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Independent since 1975, the Cape Verde islands were previously
a Portuguese colony. To be found in the North Atlantic, 450 miles
off the Senegal coast, they are Africa’s most westerly point.
Verde comprises 10 principal volcanic islands and five smaller,
largely uninhabited, islands, the whole divided in two groups
– the Ilhas do Balavento is the windward group, and the
Ilhas do Sotavento the leeward group.
Once a staging post
and source of salt for sailing ships, the islands now rely for
their living on agriculture, shipping and other services, and
more and more on attracting visitors. Most food has to be imported
and there are annual budget deficits.
Recent economic reforms are designed to develop the private sector
and attract foreign investment, although the islands are expected
to remain dependent upon aid. Cape Verde has been exploring the
possibility of European Union membership, and its currency, the
Cape Verdean Escudo, is tied to the euro.
The islands have warm, dry summers and are prone to drought and
seasonal winds which can bring dust storms. Seas around the islands
can be ’treacherous’.
Each island has its own characteristic although the landscape
is predominantly rugged and mountainous with numerous beaches.
The capital is Praia, situated on the largest island, Santiago.
Cape Verde has international airports on the islands of Sal, the
main tourist destination to the north east of the group of islands,
and Santiago in the south. There are also smaller airports on
several other islands. Many international flights from Europe
are via Lisbon.
Cape Verde’s major shipping port is Mindelo on the island
of Sao Vicente.
The population is just 424,000. The official language is Portuguese,
while laws, architecture and customs also reflect the islands’
Portuguese heritage. There are also strong African lifestyle influences.
Foreign nationals require visas to enter the islands. Those buying
property will require a habitation permit.
The British Embassy in Dakar, Senegal is responsible for the UK’s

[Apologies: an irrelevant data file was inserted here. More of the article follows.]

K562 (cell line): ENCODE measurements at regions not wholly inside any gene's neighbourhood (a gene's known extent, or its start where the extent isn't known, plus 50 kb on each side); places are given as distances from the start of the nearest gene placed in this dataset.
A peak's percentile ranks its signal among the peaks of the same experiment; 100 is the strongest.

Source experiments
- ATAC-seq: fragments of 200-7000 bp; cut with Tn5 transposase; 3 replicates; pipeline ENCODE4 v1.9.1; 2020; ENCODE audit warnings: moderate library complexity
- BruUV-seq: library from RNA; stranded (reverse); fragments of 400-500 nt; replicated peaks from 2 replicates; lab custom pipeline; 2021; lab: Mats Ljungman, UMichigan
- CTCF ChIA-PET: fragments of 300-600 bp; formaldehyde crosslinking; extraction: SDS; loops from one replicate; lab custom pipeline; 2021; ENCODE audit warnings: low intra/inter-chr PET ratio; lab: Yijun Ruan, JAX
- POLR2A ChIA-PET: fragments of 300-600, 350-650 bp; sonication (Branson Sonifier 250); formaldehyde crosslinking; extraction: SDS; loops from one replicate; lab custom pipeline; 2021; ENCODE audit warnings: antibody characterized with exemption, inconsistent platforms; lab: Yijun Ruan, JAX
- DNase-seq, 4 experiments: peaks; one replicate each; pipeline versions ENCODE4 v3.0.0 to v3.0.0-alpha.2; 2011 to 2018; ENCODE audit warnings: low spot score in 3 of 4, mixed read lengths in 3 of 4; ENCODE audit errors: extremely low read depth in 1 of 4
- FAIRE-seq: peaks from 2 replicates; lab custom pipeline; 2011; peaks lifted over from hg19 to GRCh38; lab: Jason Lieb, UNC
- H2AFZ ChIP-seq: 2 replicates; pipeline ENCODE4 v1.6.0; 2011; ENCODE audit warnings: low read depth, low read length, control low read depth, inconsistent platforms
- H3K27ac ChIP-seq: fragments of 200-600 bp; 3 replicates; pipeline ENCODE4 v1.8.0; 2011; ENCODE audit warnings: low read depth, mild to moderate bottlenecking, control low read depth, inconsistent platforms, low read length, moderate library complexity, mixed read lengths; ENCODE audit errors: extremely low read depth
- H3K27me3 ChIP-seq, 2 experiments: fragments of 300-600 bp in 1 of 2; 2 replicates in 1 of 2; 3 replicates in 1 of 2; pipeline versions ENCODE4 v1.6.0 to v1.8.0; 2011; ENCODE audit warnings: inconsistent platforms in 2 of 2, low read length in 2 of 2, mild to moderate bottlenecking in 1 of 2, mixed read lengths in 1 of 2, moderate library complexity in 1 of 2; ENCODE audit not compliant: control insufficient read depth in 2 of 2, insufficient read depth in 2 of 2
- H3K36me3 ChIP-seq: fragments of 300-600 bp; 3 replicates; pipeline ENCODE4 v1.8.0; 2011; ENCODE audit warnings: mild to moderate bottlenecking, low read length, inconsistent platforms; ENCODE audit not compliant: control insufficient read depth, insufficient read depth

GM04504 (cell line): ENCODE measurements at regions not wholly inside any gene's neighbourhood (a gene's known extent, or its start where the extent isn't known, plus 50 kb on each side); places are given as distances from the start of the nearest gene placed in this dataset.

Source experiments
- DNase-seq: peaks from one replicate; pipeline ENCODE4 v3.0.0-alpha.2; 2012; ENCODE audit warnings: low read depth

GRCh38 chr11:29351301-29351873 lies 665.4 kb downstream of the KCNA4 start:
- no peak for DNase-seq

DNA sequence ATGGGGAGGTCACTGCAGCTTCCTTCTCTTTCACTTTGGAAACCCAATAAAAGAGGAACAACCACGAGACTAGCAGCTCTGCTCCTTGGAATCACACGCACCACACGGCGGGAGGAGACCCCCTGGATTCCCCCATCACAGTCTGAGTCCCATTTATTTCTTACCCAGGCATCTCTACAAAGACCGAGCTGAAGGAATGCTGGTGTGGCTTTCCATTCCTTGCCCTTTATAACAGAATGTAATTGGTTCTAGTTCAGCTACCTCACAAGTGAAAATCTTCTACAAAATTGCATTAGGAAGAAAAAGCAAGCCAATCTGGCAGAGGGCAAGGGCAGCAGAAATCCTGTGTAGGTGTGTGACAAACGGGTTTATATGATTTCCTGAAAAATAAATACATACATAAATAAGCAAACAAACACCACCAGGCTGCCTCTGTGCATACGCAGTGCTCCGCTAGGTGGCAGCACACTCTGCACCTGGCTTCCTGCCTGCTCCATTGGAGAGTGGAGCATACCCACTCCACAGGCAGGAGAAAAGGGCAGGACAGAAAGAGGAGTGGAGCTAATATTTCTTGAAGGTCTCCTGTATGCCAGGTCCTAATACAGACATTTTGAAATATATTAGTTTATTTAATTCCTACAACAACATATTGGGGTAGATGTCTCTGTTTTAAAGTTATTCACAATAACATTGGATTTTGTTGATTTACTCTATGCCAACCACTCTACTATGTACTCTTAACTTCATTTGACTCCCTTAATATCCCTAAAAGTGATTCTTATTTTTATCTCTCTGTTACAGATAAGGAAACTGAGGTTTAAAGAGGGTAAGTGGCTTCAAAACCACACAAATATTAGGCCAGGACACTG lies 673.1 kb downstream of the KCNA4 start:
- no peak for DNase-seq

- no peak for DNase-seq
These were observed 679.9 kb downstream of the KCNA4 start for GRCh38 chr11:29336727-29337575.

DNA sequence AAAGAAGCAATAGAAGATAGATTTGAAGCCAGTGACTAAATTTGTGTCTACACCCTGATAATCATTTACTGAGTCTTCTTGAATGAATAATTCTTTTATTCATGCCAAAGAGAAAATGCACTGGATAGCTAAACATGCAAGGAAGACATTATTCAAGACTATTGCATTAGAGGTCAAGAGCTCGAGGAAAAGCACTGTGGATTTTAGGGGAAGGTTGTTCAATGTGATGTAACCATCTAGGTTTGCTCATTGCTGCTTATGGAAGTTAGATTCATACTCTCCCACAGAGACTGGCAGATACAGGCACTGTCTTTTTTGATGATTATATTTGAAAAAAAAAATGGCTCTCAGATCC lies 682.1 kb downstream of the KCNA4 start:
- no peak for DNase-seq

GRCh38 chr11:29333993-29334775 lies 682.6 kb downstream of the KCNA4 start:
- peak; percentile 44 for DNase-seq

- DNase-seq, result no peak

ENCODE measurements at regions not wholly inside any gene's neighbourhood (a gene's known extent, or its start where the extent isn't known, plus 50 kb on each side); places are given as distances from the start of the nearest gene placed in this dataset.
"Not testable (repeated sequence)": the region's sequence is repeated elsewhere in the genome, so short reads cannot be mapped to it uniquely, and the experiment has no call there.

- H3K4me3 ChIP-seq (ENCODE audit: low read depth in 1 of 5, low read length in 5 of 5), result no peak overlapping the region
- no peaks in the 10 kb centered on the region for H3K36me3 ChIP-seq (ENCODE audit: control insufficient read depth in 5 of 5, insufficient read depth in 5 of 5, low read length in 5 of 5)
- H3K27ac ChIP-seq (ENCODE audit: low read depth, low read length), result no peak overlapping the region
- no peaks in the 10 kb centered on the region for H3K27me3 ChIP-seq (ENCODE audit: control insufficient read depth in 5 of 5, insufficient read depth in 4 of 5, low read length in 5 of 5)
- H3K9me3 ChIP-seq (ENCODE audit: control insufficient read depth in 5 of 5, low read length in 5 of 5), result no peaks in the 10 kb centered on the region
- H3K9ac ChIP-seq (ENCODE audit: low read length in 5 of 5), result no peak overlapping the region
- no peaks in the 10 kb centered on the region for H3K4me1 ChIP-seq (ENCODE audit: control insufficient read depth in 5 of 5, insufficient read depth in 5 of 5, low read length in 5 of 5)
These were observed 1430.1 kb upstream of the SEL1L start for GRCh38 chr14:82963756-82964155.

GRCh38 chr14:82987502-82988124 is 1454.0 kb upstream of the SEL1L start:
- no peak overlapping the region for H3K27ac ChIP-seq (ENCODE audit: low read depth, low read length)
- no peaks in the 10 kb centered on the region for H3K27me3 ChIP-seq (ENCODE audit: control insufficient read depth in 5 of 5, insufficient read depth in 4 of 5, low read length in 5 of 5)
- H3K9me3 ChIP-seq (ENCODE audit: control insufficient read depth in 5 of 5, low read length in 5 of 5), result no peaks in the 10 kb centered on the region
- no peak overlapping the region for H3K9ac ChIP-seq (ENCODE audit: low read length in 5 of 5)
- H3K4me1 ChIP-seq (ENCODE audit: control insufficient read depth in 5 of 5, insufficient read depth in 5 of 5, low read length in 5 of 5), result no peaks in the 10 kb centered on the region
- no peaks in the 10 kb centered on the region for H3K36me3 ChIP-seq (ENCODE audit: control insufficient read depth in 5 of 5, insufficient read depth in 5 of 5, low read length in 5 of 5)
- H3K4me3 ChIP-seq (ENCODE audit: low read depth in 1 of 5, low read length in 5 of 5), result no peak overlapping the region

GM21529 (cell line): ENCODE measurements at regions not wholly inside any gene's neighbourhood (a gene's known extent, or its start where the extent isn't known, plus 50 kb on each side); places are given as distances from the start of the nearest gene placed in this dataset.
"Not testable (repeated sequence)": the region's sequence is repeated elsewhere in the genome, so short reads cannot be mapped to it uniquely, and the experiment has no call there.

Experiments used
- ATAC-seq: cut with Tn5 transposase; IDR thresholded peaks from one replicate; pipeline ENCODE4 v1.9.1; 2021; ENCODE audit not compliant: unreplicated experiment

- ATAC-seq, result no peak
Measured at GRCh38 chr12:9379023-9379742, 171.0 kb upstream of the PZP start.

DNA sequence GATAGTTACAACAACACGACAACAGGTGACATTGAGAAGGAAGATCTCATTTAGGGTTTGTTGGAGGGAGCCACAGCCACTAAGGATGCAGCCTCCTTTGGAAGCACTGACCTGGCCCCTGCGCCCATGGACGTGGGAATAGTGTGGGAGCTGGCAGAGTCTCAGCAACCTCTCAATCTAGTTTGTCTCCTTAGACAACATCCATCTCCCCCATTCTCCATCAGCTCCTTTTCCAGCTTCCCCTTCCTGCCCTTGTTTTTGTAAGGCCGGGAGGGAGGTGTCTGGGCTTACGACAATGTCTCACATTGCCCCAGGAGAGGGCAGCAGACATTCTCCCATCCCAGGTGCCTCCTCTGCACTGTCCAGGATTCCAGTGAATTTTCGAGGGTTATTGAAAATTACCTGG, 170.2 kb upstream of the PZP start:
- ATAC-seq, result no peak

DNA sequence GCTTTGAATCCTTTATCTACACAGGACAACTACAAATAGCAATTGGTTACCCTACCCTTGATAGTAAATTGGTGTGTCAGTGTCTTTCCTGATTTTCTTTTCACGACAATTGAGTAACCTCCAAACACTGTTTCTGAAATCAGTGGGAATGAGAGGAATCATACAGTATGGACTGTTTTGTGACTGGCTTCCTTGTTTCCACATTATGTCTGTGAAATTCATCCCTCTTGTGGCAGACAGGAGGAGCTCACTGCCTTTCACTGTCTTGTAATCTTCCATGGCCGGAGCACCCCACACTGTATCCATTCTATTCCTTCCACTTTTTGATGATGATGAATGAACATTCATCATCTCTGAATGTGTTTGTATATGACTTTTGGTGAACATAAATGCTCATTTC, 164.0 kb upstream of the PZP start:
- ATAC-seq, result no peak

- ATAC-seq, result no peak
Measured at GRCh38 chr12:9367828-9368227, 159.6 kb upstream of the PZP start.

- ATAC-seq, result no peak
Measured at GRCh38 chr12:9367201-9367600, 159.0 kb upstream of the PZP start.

relations with Cape Verde – email: email@example.com.
is no Cape Verdean Embassy in London - the Cape Verdean Ambassador
to the UK is resident in Brussels - email: firstname.lastname@example.org.
The Foreign Office judges the threat from terrorism in the island
to be ‘low’. Crime rates are also low although petty
theft is common and ‘there have been incidents of muggings
involving British nationals’. The political situation
property development has created investment interest in this emerging
market – although with a weak but improving domestic economy
and more Cape Verdean’s living outside the islands than living
on them, its development will be largely reliant on overseas investors.
Property ownership is subject to land registration. Transfer begins
with a legally binding promissory contract signed in front of
a notary public. At this point a deposit of between 10 per cent
and 30 per cent is expected to be paid by the purchaser. Ownership
is transferred when a final deed of transfer is signed, again
in front of a notary, and payment made of the outstanding balance.
The purchase will then be registered at the local land registry
and with the local authority on receipt of a report from the notary.
Notary, registration fees and stamp duty are around 2.5 per cent
of the property’s price. There is also a transfer tax of
3 per cent and an annual property tax equivalent to 0.75 per cent
information - Cape Verde
age of population:
||Portuguese and Crioulo
||Cape Verde Escudo
||Temperate, warm, dry